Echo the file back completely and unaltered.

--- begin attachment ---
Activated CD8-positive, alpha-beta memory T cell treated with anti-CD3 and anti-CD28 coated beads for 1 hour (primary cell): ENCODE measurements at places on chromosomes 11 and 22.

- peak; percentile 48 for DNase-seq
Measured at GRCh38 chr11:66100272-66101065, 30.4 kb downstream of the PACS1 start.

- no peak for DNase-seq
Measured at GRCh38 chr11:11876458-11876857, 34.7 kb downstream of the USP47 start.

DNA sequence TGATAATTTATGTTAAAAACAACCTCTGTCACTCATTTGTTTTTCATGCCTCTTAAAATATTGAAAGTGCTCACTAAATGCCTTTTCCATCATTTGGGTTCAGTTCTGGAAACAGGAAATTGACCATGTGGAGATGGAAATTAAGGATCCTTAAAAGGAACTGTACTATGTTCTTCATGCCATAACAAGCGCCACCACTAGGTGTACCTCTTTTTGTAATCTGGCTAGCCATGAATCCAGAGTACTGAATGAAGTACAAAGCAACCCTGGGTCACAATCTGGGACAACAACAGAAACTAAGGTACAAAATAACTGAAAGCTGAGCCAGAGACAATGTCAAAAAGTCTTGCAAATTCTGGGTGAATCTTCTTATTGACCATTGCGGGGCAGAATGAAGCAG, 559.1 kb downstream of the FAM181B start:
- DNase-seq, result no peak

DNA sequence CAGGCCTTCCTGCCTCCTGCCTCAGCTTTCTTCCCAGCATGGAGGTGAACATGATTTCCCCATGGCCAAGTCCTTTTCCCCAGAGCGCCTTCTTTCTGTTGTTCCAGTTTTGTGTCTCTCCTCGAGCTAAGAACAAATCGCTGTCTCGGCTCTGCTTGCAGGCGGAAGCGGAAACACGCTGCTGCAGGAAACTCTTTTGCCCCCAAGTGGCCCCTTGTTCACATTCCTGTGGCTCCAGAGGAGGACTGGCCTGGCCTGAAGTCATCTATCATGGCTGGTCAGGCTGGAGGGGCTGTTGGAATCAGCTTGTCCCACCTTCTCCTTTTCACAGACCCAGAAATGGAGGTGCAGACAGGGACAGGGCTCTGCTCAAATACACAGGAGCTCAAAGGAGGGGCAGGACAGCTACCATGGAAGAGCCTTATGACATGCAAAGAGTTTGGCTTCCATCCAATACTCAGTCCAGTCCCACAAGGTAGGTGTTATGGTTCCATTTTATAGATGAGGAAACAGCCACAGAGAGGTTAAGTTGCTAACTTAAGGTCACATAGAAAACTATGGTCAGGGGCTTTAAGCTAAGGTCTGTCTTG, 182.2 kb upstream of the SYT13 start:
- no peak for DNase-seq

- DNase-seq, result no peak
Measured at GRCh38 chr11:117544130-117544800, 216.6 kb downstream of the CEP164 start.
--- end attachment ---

Activated CD8-positive, alpha-beta memory T cell treated with anti-CD3 and anti-CD28 coated beads for 1 hour (primary cell): ENCODE measurements at places on chromosomes 11 and 22.

- peak; percentile 48 for DNase-seq
Measured at GRCh38 chr11:66100272-66101065, 30.4 kb downstream of the PACS1 start.

- no peak for DNase-seq
Measured at GRCh38 chr11:11876458-11876857, 34.7 kb downstream of the USP47 start.

DNA sequence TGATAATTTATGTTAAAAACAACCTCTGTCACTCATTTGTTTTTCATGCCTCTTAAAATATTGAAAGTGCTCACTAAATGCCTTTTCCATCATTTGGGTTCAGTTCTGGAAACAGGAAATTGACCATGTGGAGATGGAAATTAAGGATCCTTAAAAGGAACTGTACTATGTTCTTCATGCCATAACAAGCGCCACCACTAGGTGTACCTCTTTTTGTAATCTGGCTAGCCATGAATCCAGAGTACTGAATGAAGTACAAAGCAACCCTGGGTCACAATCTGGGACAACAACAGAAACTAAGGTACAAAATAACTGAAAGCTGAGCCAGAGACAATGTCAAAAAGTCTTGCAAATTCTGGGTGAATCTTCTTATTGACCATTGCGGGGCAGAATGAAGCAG, 559.1 kb downstream of the FAM181B start:
- DNase-seq, result no peak

DNA sequence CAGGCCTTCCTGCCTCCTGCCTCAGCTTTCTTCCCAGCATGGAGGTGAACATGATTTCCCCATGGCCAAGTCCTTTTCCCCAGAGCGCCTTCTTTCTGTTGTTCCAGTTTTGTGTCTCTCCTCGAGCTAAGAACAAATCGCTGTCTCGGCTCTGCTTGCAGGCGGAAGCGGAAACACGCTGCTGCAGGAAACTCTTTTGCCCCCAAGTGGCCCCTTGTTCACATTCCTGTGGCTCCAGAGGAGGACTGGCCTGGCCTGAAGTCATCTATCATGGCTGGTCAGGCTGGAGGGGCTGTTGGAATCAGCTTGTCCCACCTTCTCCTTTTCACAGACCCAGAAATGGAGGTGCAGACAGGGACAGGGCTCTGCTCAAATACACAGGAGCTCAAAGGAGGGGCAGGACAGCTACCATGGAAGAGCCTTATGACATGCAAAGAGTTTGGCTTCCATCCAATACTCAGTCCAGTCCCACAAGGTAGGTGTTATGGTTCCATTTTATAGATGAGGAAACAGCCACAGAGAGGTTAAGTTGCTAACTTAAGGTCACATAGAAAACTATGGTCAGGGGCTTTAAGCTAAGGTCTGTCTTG, 182.2 kb upstream of the SYT13 start:
- no peak for DNase-seq

- DNase-seq, result no peak
Measured at GRCh38 chr11:117544130-117544800, 216.6 kb downstream of the CEP164 start.